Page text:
By refusing to release the transcripts of her paid speeches to Wall Street bankers, Democratic presidential candidate Hillary Clinton cast doubt on her independence from the crooks who run the financial system. By contrast, Clinton’s program for “technology and innovation policy” has been an open book since June 2016. What she publicized is as revealing – and as disturbing – as what she tried to keep secret.
Clinton paints her tech agenda in appealing terms. She says it’s about reducing social and economic inequality, creating good jobs, and bridging the digital divide. The real goals – and beneficiaries – are different. The document is described as “a love letter to Silicon Valley” by a journalist, and as a “Silicon Valley wish list” by the Washington Post.
On the domestic side, Clinton promises to invest in STEM education and immigration reform to expand the STEM workforce by allowing green cards for foreign workers who’ve earned STEM degrees in the US. The internet industry has been lobbying Congress for years to reform US immigration policy to gain flexibility in hiring, to ease access to a global pool of skilled labor, and to weaken employees’ bargaining power.
Clinton’s blanket endorsement of online education opens new room for an odious private industry. With buzzwords like “entrepreneurship,” “competitive,” and “bootstrap,” Clinton wants to “leverage technology”: by “delivering high-speed broadband to all Americans” she declares it will be feasible to provide “wrap-around learning for our students in the home and in our schools.” Absent an overt commitment to public education, this is an encouragement to online vendors to renew their attack on the U.S. education system – despite a track record of failure and flagrant corruption. Still more deceitful is Hillary’s lack of acknowledgment of a personal conflict of interest. According to a Financial Times analysis, after stepping down as Secretary of State in 2013, Hillary accepted hundreds of thousands of dollars for speeches to private education providers; her husband Bill has “earned” something like $21 million from for-profit education companies since 2010.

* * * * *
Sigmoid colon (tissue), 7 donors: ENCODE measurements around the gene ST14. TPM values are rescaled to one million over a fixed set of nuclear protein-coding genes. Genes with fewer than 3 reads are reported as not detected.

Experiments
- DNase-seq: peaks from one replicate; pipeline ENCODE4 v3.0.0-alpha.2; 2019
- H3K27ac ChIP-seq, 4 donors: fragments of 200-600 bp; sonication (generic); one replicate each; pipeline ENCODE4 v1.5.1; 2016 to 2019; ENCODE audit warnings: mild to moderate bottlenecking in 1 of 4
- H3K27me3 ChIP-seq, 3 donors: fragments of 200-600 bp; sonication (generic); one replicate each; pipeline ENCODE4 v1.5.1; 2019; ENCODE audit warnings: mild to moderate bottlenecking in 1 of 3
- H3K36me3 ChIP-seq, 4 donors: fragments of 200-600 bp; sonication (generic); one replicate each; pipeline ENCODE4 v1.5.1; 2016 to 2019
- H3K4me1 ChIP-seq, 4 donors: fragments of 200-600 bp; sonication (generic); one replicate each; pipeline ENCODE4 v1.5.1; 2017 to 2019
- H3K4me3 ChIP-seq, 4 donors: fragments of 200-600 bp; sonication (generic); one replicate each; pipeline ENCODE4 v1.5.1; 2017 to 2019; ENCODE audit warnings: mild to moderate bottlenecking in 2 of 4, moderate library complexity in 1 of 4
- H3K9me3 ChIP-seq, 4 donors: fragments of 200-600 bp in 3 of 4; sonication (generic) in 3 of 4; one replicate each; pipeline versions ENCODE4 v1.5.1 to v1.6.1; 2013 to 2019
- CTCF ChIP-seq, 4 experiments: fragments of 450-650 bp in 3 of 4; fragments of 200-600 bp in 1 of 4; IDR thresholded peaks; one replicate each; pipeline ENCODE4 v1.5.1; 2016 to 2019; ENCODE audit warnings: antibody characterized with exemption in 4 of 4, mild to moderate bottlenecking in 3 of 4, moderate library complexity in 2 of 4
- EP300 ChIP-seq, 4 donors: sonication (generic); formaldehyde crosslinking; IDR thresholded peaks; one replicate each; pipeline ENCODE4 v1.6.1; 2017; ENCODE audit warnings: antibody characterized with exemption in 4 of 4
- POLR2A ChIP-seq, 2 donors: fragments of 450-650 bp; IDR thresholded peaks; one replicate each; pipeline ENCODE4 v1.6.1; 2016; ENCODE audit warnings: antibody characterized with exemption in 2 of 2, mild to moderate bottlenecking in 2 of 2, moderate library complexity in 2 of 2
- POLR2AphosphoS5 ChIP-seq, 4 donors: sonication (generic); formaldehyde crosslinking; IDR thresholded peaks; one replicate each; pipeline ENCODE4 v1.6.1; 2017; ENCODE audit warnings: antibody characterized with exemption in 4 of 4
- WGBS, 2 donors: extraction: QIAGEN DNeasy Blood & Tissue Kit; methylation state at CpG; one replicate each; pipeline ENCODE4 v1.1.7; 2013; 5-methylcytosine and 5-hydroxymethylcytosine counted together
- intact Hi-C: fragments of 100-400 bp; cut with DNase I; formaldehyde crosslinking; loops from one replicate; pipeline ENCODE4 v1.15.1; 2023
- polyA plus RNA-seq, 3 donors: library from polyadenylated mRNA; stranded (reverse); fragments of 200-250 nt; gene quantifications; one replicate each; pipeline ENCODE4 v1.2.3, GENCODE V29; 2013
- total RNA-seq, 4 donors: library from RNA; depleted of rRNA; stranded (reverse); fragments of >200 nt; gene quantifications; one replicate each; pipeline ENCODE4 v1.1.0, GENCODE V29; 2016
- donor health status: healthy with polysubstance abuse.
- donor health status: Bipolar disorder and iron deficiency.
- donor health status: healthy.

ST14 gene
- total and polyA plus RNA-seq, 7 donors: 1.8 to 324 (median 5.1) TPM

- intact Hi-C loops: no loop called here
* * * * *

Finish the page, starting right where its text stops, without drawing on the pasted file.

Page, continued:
Clinton’s proposal for access to high-speed Internet for all by 2020 would further relax regulation to help the Internet industry to build new networks, tap into existing public infrastructure, and encourage “public and private” partnerships. These are euphemisms for corporate welfare, after the fashion of the Google fiber project – which is substantially subsidized by taxpayers, as cities lease land to the giant company for its broadband project at far below market value and offer city services for free or below cost. Clinton’s policy program also backs the 5G wireless network initiative and the release of unlicensed spectrum to fuel the “Internet of Thing.” (IoT). 5G wireless and IoT are a solution in search of a problem – unless you are a corporate supplier or a business user of networks. This is an unacknowledged program to accelerate and expand digital commodification.